In 2016, Gaetz took his act national to the US House of Representatives. As we’re about to learn from the flipped testimony of Gaetz’s buddy former Florida Tax Collector Joel Greenberg, the answer to question “Are you a pedophile?” is “yes”.

And lest we forget — Matt said this:

In theory, both Adam Schiff and Matt Gaetz are “public servants”. From the news media’s point of view — that’s certainly true. But beyond the label, the two have zero in common.

But, from a cynical news media’s point of view, that fact’s irrelevant. They’re both “politicians”, too. If Matt Gaetz is also a criminal? Then what’s to say Adam Schiff isn’t one too?

Or, conversely — if Adam Schiff is a paragon of political virtue and public service then so is Matt Gaetz. From the news media’s point of view, who are they to say otherwise? Well, actually, according to the Constitution, they are the ones we most NEED to say otherwise — to employ their most skeptical instincts as the final check on raw political power.

When this assault on our democracy is finally laid to rest — as it will be — after we’ve finished investigating and prosecuting every last perpetrator (to leave an unprosecuted would invite them to try again), we need to turn our focus on the news media. We need to force some very real, very hard self analysis upon them. We need to rub their noses in “both sides do it”. It’s the only way to make them feel the disgust the rest of us feel about it.

We’ll know we’re finally making headway when wastes of carbon like Chuck Todd finally get kicked to the curb.

America’s founders didn’t intend to create a binary political environment but their refusal to outlaw slavery at the outset pretty much guaranteed that America would always be binary — pro-slavery v anti-slavery. Take this to the bank: pretty much every white supremacist would vote to bring back slavery if they could figure out a way to get it onto a ballot somewhere. That’s why their “public servants” — like Matt Gaetz feel less like servants and more like co-conspirators to commit a crime. That’s what they’re doing — committing crimes. But, in order to see that happening, you must have perspective.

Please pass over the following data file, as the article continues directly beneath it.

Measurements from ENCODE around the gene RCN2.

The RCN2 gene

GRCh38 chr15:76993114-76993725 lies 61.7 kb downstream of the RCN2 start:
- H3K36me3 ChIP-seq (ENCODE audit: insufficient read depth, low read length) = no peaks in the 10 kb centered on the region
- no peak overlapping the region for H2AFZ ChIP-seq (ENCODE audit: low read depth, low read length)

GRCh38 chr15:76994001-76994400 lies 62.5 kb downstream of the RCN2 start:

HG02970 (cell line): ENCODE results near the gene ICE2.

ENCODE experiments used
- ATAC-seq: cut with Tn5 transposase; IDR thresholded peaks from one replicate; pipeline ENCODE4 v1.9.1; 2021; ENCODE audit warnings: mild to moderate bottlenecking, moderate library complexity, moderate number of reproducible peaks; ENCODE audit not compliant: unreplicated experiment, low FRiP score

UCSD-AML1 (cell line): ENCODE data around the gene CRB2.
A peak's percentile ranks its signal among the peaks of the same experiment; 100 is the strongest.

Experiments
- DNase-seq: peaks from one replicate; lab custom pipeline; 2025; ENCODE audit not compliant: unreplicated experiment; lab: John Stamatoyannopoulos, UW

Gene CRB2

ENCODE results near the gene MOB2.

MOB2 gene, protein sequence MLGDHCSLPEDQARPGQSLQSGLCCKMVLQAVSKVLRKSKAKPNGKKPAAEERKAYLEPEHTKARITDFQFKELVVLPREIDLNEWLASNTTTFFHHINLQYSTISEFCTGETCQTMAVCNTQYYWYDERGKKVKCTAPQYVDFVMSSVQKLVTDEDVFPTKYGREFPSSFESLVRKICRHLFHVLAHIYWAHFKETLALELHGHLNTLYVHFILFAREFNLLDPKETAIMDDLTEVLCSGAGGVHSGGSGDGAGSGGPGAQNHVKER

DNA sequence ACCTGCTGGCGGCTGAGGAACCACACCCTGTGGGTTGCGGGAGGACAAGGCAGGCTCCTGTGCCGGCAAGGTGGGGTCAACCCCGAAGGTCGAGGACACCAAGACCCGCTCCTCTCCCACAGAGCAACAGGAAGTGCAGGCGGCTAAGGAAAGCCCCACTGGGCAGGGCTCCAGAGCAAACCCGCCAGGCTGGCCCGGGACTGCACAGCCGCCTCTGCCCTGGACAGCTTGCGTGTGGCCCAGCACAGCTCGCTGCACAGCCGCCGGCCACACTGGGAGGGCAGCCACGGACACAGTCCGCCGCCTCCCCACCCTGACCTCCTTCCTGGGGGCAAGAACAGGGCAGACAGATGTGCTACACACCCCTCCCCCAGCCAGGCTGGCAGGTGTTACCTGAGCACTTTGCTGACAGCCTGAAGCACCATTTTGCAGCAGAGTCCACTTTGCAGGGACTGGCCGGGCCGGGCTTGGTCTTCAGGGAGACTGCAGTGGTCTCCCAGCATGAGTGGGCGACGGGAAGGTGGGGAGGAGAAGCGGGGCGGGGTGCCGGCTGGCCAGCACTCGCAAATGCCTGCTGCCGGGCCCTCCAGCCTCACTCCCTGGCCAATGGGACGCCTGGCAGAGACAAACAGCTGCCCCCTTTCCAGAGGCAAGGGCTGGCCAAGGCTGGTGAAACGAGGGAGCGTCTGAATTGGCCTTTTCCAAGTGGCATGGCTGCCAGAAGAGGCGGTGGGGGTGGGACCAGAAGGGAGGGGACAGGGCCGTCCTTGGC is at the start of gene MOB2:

A news media that really and truly believes that all politicians and public servants are criminals because some are isn’t doing the democracy they’re serving any favors.

There’s A Difference Between Storytellers & “Storytellees”; That Difference Is Why American News Media SUCKS…

First things first. Journalists are storytellers. News is a story about what’s happening (theoretically out here in reality) right here, right now. As news anchors all over the world put it as they start yakking — “Here’s what’s happening now“.

Then they proceed to tell you the story.

Except way too many journalists are piss-poor at telling stories. Well… let me be fair — I don’t know how good or bad they are at telling stories in general; what I know is they’re piss poor at telling the “Donald Trump Is A Traitor” story. They don’t know how to approach it, let alone “tell” it.